This year, the five best ideas in the U.S. Hispanic market were all driven by a sense of responsibility, from Sprint's anti-distracted driving emoji installation to environmentally friendly beer packaging to an anti-bullying campaign.
"They're all pieces with a purpose," said Fernanda "Fefa" Romano, jury president of the U.S.H. Idea Awards for the U.S. Hispanic market, and founder, creative and strategy partner of Malagueta. "I think that's a shift we're seeing all around the world."
The winners of the U.S.H. Idea Awards, organized by creative group Circulo Creativo and celebrated at an awards show Wednesday night in Miami, include the top five ideas selected from all the entries:
1. Ms. Romano said recognizing "Edible Six-Pack Rings," developed by New York startup We Believers for craft brewer Saltwater Brewery to avoid harming ocean life like discarded plastic rings do, was "a total no-brainer."
"When we talk about innovation, everyone thinks about 0s and 1s in technology. This is technology you can touch that's doing good for the world," she said.
And at a time when everyone is looking for new and original ways to talk about brands, this sustainability effort using biodegradable packaging gives a small brewer in the crowded craft category something for people to talk about, she said.
Earlier this year, "Edible Six-Pack Rings" won four Lions at the Cannes Lions International Festival of Creativity.
Unlike many sustainability or other innovative projects that become award show darlings and then are never heard of again, We Believers is scaling up production. Agency co-founder Gustavo Lauria said production is up to one million edible six-pack rings a month, allowing We Believers to supply other craft brewers in addition to client Saltwater Brewery, and to begin talking to big brewers about switching from plastic. We Believers and a small group of engineers who worked on the technology own the patent, and are producing the edible six-pack rings in California.
2. To let Argentines know that the City of Buenos Aires Public Bike System had started to operate 24/7, the fun, illustrated print and outdoor campaign "Never Stop Riding" highlighted that non-stop feature by turning the wheels of a bike into natural partners in a chase: a baby and a breast, a dog and its tail, and a squirrel and a nut.
"When you have limited media and want to catch people's attention, you need the perfect combination of images and the right messaging," Ms. Romano said.
The campaign ran in Buenos Aires rather than in the U.S. but was entered in the Beyond Hispanic category, open to work done in the U.S. by Hispanic creatives but run elsewhere (in this case, a pair of Brazilians, Fernando Reis and Marcelo Padoca, at Miami-based The Community).
The work also won a Grand Prix at Cannes last year, and the next iteration, the whimsical "Don't Act Like a Pedestrian When You're on Wheels" -- a warning about safer cycling -- won two silver Lions this year. The creative team is already working on a third, and even bigger, version of the city bike effort.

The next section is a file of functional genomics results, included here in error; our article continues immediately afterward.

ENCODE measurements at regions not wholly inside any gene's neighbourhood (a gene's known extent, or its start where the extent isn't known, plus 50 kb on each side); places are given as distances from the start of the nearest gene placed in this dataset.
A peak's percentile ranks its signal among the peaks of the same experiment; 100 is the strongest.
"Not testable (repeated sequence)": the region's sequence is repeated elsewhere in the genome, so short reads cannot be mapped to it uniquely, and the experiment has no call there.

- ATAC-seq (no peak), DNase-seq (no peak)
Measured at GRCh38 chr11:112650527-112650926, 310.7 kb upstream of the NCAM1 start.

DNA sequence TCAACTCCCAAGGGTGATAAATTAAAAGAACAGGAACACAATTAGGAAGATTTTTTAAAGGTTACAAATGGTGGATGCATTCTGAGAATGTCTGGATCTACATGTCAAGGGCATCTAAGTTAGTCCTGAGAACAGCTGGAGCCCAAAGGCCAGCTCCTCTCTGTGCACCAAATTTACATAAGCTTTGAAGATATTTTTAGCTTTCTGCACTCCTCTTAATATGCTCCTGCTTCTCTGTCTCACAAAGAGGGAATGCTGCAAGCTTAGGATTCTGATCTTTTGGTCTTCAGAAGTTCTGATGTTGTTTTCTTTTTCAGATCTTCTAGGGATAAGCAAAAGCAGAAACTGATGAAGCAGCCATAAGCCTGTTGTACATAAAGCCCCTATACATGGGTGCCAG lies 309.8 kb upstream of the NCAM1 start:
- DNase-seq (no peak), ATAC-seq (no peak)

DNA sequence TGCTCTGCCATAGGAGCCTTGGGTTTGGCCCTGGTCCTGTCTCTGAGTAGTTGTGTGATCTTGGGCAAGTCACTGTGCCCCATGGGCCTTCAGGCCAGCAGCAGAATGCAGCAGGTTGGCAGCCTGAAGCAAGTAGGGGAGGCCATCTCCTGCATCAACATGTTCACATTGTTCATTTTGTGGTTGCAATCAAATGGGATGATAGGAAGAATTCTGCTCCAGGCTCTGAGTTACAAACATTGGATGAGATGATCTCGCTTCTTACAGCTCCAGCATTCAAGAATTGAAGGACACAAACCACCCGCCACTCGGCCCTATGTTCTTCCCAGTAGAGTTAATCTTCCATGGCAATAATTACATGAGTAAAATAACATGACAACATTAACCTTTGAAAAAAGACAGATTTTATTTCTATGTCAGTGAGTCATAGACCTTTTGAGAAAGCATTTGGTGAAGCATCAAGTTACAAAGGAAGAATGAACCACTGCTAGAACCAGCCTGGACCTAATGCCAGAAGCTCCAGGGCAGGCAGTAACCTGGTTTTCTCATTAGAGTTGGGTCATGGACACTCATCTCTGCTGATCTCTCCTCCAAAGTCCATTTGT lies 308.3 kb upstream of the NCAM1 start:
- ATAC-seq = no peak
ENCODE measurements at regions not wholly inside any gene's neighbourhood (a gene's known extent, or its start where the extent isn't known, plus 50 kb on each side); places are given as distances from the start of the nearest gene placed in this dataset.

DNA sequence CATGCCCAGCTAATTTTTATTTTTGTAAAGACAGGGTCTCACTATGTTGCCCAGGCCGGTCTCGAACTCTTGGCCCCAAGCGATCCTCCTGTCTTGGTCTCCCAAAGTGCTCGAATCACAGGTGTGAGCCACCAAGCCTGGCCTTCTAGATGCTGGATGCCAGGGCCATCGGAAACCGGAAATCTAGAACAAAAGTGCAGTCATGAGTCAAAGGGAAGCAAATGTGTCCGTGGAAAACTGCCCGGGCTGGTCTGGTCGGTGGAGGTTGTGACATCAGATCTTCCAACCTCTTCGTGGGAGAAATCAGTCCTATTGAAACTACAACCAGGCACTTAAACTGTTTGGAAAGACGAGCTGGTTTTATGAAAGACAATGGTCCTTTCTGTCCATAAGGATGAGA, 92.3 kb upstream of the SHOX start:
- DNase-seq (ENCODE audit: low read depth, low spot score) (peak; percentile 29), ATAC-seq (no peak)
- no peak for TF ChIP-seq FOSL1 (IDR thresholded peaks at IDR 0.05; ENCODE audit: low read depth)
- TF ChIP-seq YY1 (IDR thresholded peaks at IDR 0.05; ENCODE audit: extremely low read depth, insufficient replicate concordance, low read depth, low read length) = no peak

3. Florida has an alarming number of car accidents caused by texting while driving, so for Distracted Driver Awareness month in April, Omnicom-owned Alma and Sprint came up with "The Last Emoji" and commissioned a sculptor to create an emoji from a crashed car, next to a sign that said "Don't txt and drive." The nine-foot high, 900 lb. sculpture, featuring an eye made from a destroyed tire and a bright red car seat as the tongue, spent two months on Miami's heavily-trafficked Brickell Avenue, and now resides at the Miami Ad School.
"If you want to communicate to young people in their own language that they shouldn't drive and text, it's an emoji," Ms. Romano said. "It was very on target, very good execution, and garnered a ton of media attention."
And this isn't the end of the road for "The Last Emoji." Luis Miguel Messianu, Alma's creative chairman and CEO, said the plan is to take the statue to other cities next year, and to commission additional pieces.
4. In Omnicom-backed LatinWorks' "Jack" spot, for the non-profit Music Has No Enemies, nonagenarian war veteran Jack Tueller recounted the story of a German sniper who was taking out his unit in Europe during World War II. So Mr. Tueller played a German pop song for the young soldier, who stopped firing and eventually surrendered -- because "music is life."
"It delivers the idea that music can stop an argument or a bad conversation," Ms. Romano said. Due to the skilled storytelling, "I didn't know until the end what the outcome was."
5. In the video "Devices" for United Communities of San Antonio, phones and laptops swirl around, slamming into young people with increasing brutality. The message: "Cyberbullying hurts. Help us defeat it." The ad was entered by the production company, Shooters Films, because the agency, San Antonio, TX-based Bromley, closed a year ago.
The most-awarded agency was Alma, part of the DDB network, followed by The Community and We Believers.
For the first time, Circulo Creativo's U.S.H. Idea awards included a day of speakers, featuring Philip Thomas, CEO of both the Cannes Lions festival and parent company Ascential Events; former Mother creative Carlos Bayala, now co-founder and creative director at New, London; and David Slocum, faculty director of the Executive MBA Berlin School of Creative Leadership.